Where east meets west: Fieldwork instruction in Hong Kong and England

Deirdre Ford, Wing Hong Chui

Research output: Journal article publicationJournal articleAcademic researchpeer-review

4 Citations (Scopus)


Western models of welfare services and professional training have exerted considerable influence worldwide. In countries such as Hong Kong, these forms have persisted despite arguments for indigenisation of practice and social work education. A comparative analysis of fieldwork instruction in Hong Kong and England nevertheless reveals some differences, which warrant further study as a means to improve field learning in both places. Fieldwork practice is recognised as a core element in social work education. This paper considers five aspects namely, organisational arrangements in placement provision; partnerships between academic institutions and welfare agencies; assessment principles; the roles of fieldwork instructors; and anti-discriminatory practice. While the influence of western norms and values on Hong Kong’s social work education generally should be subject to careful scrutiny, it is possible to derive valuable learning from cross-cultural analyses which should be the focus of further research.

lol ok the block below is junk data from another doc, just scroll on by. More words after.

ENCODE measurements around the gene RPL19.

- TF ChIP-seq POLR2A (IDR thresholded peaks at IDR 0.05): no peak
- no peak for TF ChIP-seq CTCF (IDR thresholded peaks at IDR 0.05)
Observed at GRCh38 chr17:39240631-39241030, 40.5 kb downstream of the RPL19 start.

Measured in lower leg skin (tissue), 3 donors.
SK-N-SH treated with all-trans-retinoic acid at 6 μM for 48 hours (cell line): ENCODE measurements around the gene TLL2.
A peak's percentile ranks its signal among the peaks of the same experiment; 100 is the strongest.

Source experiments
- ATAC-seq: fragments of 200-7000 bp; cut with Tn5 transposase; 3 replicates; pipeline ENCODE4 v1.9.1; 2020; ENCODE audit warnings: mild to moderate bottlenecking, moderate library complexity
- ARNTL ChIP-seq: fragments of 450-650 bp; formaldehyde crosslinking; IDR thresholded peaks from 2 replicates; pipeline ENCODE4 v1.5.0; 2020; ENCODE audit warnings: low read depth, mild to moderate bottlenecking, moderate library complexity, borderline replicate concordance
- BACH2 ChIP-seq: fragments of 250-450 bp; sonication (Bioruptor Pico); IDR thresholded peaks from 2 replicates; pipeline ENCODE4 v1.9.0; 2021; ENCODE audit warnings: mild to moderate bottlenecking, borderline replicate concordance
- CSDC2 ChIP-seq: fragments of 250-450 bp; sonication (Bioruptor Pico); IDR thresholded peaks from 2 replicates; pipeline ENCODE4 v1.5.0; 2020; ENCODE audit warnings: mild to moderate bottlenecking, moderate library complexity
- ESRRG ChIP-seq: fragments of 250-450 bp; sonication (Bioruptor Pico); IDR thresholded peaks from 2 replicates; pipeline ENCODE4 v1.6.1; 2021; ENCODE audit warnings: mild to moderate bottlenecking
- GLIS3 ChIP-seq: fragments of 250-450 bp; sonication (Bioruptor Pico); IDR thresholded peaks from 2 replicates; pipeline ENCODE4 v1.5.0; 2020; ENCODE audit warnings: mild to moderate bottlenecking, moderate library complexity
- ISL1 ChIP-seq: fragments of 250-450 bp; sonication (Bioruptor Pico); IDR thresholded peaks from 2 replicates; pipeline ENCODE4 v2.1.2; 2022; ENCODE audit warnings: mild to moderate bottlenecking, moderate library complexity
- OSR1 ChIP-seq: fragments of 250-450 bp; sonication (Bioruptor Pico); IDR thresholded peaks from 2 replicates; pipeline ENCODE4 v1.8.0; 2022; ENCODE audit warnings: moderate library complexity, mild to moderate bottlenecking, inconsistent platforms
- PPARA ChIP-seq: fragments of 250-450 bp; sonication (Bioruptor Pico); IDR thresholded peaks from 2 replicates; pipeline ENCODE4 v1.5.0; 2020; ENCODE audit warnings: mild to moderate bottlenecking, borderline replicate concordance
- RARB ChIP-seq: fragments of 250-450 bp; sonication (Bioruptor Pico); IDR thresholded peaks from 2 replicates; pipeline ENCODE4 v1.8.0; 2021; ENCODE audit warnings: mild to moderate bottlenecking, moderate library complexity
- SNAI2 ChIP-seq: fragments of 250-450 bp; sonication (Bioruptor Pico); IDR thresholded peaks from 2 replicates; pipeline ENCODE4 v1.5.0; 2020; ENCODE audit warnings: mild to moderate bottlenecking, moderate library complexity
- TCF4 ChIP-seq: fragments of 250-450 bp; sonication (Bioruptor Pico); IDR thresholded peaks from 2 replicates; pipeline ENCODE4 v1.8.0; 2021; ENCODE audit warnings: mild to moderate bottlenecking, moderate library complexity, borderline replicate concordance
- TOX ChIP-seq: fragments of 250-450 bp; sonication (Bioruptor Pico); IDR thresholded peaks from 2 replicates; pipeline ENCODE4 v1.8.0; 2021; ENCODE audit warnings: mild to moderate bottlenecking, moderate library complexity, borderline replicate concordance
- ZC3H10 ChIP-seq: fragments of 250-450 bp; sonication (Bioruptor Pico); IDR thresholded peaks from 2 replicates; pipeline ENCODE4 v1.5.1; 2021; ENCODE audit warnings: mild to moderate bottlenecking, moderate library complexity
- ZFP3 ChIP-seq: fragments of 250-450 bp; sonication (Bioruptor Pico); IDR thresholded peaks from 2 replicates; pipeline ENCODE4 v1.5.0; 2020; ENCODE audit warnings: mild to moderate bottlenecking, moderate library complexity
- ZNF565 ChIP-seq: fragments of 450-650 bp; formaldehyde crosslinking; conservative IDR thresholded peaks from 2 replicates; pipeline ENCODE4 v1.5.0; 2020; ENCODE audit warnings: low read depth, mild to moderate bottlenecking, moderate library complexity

Original languageEnglish
Pages (from-to)19-39
Number of pages21
JournalAsian Pacific Journal of Social Work
Issue number2
Publication statusPublished - Sept 2000
Externally publishedYes

ASJC Scopus subject areas

  • Social Sciences (miscellaneous)
  • Sociology and Political Science


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